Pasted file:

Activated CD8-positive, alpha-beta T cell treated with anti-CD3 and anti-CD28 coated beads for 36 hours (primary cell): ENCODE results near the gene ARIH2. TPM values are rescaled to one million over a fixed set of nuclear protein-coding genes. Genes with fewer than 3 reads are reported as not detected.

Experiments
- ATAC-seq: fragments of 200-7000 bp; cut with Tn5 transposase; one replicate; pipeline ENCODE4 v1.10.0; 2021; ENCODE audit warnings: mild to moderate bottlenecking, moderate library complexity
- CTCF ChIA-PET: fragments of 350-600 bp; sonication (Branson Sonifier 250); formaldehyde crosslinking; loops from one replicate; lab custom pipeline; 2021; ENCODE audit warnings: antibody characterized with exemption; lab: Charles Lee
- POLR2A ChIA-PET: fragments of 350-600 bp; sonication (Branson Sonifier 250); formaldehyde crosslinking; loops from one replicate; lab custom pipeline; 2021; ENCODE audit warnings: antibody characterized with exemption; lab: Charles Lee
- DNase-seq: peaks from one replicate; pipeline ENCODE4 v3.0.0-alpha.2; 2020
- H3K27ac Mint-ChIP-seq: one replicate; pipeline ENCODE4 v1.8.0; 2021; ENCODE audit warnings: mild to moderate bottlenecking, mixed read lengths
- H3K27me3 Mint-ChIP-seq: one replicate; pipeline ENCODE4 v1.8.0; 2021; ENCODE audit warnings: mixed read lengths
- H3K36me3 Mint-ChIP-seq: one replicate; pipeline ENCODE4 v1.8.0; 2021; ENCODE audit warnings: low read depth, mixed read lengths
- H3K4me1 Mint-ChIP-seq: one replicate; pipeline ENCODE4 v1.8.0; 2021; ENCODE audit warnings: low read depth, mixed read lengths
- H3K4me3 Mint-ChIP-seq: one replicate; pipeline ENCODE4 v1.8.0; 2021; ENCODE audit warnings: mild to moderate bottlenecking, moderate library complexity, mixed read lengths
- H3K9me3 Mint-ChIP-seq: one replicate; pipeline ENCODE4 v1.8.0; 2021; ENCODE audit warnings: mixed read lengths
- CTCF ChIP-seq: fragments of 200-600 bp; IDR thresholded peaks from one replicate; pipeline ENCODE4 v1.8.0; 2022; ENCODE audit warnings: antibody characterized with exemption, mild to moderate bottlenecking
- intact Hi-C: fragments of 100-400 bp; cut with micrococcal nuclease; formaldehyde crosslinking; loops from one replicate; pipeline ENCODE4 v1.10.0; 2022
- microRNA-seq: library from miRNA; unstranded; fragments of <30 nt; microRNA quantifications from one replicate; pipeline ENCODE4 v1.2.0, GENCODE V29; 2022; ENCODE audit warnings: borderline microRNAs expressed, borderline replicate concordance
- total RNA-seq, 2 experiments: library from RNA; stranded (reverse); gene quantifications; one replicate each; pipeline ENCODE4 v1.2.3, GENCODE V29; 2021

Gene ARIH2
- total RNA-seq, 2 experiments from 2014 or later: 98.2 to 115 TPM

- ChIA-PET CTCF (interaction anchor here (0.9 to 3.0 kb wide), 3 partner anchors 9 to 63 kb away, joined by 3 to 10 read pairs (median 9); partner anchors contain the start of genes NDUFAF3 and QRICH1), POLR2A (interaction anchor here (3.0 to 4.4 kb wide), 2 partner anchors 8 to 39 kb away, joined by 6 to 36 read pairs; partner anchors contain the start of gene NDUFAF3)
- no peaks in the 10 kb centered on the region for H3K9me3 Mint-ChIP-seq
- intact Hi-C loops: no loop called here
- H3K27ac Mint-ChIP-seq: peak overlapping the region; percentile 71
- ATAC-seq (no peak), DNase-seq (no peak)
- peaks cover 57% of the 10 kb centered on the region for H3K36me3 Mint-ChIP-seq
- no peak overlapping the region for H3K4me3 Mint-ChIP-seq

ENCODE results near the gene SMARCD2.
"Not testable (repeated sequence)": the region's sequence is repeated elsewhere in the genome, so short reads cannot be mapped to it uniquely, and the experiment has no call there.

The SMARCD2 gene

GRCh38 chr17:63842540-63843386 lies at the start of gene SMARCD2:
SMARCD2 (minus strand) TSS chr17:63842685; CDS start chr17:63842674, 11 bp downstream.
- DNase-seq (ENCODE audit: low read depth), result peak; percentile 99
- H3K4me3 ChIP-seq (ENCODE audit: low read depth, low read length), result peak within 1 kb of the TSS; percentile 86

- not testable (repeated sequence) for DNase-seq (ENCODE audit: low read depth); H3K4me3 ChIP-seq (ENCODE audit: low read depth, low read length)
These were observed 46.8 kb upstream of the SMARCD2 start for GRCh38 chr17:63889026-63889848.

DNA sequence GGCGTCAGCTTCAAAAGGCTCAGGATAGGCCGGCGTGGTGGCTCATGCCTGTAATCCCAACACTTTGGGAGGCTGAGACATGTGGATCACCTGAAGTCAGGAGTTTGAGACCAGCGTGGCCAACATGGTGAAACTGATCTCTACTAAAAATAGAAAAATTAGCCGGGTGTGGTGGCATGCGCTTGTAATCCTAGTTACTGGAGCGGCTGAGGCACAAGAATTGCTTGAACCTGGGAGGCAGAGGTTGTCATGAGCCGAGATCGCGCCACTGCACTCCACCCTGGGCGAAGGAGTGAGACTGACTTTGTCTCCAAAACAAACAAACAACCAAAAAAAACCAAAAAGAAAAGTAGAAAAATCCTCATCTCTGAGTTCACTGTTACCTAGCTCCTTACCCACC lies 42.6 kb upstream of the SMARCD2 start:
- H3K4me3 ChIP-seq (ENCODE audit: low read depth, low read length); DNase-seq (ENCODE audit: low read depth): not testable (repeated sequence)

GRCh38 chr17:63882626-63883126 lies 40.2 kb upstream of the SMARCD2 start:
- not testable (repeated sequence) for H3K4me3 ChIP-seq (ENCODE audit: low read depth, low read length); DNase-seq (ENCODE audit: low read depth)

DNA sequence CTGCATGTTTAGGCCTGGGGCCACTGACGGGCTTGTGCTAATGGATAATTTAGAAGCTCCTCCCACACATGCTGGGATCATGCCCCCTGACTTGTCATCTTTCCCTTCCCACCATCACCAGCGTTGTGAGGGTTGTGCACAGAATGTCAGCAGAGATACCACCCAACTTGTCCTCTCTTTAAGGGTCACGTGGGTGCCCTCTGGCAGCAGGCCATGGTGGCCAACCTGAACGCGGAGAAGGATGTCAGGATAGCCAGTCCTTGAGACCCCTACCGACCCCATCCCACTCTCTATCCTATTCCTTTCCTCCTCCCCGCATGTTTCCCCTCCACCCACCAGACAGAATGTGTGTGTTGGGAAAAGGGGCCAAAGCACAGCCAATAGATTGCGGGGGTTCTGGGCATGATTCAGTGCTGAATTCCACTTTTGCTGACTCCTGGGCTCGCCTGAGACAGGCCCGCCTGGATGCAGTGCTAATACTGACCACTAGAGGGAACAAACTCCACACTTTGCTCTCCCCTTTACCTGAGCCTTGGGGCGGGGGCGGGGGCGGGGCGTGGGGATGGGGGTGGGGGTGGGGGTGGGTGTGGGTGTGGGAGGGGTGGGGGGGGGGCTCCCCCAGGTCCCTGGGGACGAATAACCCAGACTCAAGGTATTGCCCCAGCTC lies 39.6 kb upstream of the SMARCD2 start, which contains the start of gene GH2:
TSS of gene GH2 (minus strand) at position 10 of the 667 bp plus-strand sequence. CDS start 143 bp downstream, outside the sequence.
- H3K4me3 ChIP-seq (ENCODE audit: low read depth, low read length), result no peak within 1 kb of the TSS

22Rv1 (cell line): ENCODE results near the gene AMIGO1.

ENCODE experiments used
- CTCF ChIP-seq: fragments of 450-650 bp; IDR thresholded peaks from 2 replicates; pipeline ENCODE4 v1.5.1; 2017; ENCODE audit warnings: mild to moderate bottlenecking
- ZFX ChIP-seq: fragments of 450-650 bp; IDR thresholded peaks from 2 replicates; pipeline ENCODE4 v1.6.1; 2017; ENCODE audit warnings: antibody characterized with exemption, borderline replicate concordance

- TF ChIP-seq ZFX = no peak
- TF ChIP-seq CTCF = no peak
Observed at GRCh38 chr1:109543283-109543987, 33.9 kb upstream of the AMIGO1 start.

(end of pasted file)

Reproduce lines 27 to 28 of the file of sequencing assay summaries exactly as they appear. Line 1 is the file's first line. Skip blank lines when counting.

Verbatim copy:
"Not testable (repeated sequence)": the region's sequence is repeated elsewhere in the genome, so short reads cannot be mapped to it uniquely, and the experiment has no call there.

The SMARCD2 gene